Agents with Imperfect Empathy. May Survive Natural Selection
Cultural transmission mechanisms which favor the direct transmission of the parents traits to their children may be adaptive to natural selection when opposed to mechanisms in which the parents choose for the offspring the highest fitness at any time. This is so, in particular, in environnements in which the determinants of the reproductive success of a cultural trait are highly variable.
To our knowledge, this item is not available for
download. To find whether it is available, there are three
1. Check below under "Related research" whether another version of this item is available online.
2. Check on the provider's web page whether it is in fact available.
3. Perform a search for a similarly titled item that would be available.
|Date of creation:||1999|
|Publication status:||Published in Economic Letters, 2001, 71, pp. 277-285.|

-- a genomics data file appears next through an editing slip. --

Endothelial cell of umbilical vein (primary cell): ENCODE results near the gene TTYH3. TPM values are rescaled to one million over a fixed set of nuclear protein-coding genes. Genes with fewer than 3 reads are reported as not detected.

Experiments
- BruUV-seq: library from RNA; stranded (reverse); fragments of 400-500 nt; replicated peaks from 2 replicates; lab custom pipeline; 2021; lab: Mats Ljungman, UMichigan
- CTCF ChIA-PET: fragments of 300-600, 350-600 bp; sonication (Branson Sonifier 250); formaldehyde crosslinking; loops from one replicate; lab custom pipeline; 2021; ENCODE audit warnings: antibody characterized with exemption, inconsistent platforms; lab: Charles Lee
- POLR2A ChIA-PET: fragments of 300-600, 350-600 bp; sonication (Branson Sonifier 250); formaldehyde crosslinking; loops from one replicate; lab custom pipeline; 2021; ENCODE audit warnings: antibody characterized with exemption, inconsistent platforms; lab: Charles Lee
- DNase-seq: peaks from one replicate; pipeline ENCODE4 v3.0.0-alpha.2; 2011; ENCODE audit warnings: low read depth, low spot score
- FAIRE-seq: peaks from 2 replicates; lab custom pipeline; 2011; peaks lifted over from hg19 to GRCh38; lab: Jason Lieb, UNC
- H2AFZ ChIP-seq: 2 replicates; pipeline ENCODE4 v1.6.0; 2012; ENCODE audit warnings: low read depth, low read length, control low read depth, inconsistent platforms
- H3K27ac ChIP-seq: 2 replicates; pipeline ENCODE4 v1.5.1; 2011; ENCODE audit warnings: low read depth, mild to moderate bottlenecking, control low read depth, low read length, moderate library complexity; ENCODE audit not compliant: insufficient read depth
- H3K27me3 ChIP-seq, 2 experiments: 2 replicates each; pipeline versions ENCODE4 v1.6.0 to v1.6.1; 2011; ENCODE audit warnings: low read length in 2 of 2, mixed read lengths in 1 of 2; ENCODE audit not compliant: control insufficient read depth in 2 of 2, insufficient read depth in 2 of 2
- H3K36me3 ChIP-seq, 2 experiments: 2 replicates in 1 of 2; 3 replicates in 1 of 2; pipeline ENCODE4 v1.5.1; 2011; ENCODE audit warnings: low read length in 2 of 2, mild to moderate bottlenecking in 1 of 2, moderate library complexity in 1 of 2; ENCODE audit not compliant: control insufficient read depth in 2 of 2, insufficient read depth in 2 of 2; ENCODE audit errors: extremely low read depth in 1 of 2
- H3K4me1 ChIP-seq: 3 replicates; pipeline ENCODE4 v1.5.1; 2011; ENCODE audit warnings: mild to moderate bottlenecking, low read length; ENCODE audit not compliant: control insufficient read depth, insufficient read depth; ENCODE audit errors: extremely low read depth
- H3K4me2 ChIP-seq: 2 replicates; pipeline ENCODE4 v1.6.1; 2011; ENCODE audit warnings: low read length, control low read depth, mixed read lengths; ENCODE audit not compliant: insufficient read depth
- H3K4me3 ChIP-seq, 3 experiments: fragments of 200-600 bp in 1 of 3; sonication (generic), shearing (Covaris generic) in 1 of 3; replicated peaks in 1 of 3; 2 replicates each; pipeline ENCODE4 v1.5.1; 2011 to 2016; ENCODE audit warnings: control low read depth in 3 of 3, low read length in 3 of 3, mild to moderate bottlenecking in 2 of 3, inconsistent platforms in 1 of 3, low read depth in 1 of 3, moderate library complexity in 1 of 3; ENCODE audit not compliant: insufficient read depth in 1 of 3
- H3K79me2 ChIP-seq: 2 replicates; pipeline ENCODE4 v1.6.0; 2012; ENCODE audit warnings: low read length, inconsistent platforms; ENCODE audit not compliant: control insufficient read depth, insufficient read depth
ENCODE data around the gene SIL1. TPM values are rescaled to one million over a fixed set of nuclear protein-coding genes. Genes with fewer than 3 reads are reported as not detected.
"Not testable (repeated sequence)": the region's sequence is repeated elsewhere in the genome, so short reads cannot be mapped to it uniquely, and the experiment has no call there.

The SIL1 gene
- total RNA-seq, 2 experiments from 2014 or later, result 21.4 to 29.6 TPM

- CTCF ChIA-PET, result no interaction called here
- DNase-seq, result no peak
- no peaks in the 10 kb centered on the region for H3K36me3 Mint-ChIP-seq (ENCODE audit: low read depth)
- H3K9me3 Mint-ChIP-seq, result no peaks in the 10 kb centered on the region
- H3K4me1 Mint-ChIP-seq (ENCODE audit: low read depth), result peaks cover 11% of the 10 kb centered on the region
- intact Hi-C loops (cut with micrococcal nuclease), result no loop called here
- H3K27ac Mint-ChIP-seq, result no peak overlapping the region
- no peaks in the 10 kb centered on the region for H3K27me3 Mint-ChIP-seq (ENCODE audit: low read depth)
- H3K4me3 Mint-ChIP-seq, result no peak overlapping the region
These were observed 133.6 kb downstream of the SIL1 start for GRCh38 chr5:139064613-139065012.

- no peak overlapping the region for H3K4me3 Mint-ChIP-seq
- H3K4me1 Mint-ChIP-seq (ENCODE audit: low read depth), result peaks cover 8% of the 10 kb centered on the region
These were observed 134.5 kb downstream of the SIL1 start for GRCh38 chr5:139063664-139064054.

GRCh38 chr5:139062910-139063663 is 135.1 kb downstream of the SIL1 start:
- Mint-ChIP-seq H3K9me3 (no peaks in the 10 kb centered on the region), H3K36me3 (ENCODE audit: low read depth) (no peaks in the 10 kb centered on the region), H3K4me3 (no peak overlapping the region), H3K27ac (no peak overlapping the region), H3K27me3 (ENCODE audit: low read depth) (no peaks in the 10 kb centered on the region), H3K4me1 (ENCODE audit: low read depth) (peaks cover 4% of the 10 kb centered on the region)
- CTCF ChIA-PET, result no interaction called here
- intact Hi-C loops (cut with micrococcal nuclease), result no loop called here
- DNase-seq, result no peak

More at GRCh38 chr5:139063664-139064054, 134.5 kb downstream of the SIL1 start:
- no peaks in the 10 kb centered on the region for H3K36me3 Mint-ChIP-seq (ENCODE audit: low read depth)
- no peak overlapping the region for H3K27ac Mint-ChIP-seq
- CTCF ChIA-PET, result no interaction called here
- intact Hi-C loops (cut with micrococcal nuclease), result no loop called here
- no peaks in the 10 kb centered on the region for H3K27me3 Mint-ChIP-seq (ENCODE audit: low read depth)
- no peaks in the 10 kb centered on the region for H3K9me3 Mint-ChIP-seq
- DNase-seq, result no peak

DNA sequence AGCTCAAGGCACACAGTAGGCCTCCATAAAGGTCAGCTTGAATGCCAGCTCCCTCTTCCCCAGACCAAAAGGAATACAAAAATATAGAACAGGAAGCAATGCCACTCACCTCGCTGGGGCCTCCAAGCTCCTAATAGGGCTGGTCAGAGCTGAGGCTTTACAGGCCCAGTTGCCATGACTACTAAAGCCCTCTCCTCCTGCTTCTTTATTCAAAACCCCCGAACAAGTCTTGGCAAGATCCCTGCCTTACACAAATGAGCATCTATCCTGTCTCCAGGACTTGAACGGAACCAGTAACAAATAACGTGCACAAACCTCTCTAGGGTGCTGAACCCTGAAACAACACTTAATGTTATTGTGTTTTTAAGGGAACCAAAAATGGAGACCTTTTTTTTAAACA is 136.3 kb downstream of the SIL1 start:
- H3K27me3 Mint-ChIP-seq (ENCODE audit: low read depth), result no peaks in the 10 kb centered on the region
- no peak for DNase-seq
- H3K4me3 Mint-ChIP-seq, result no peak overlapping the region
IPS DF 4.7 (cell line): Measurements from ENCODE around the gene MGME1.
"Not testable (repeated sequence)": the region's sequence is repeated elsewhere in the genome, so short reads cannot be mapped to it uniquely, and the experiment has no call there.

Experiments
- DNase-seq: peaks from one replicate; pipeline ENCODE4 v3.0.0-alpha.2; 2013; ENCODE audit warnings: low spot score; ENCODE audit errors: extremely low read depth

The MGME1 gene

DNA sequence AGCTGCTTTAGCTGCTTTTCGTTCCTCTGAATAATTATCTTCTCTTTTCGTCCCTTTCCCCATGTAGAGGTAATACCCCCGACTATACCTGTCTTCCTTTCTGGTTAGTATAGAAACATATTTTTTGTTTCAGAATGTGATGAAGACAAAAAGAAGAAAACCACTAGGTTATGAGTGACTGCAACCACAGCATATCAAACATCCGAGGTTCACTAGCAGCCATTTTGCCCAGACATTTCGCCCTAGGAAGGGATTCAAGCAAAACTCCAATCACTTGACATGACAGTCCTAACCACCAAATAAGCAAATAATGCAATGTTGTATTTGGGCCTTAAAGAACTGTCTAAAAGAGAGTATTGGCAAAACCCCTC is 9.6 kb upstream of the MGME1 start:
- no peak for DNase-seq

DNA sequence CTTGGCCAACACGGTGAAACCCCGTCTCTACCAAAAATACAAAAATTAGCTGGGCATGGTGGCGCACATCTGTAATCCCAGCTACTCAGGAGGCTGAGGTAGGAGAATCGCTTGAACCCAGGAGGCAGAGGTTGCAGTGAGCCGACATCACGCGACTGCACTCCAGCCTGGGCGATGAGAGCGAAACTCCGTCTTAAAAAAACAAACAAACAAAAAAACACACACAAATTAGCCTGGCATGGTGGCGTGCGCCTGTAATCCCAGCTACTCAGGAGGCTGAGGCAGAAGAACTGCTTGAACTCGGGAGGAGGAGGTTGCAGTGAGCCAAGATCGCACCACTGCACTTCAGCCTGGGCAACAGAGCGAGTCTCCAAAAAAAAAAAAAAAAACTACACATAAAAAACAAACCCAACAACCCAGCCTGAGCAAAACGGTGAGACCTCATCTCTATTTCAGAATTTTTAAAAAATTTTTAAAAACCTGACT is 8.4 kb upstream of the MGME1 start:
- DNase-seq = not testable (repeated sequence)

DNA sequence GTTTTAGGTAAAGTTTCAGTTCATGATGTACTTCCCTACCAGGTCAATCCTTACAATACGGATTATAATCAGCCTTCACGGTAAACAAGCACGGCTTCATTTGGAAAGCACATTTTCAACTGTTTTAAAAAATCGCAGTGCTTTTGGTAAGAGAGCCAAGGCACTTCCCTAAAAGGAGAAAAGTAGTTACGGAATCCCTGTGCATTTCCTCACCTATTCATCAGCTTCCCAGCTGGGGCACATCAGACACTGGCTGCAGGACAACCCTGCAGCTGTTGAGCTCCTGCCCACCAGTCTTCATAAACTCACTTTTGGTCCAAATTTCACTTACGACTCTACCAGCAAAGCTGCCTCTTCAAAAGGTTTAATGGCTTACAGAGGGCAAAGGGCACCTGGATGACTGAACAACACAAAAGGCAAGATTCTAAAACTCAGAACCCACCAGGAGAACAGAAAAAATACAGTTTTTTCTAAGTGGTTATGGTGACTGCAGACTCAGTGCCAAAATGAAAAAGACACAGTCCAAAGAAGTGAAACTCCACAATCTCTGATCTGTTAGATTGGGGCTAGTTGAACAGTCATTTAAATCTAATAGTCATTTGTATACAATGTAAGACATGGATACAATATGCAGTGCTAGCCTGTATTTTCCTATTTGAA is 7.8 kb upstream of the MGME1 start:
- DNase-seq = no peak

|Contact details of provider:|| Postal: 48 boulevard Jourdan - 75014 Paris|
Phone: 01 43 13 63 00
Fax: 01 43 13 63 10
Web page: http://www.delta.ens.fr/
More information through EDIRC
References listed on IDEAS
Please report citation or reference errors to , or , if you are the registered author of the cited work, log in to your RePEc Author Service profile, click on "citations" and make appropriate adjustments.:
- Kockesen, Levent & Ok, Efe A. & Sethi, Rajiv, 2000.
"The Strategic Advantage of Negatively Interdependent Preferences,"
Journal of Economic Theory,
Elsevier, vol. 92(2), pages 274-299, June.
- Kockesen, Levent & Ok, Efe A. & Sethi, Rajiv, 1997. "The Strategic Advantage of Negatively Interdependent Preferences," Working Papers 97-34, C.V. Starr Center for Applied Economics, New York University.
- Stigler, George J & Becker, Gary S, 1977. "De Gustibus Non Est Disputandum," American Economic Review, American Economic Association, vol. 67(2), pages 76-90, March. Full references (including those not matched with items on IDEAS)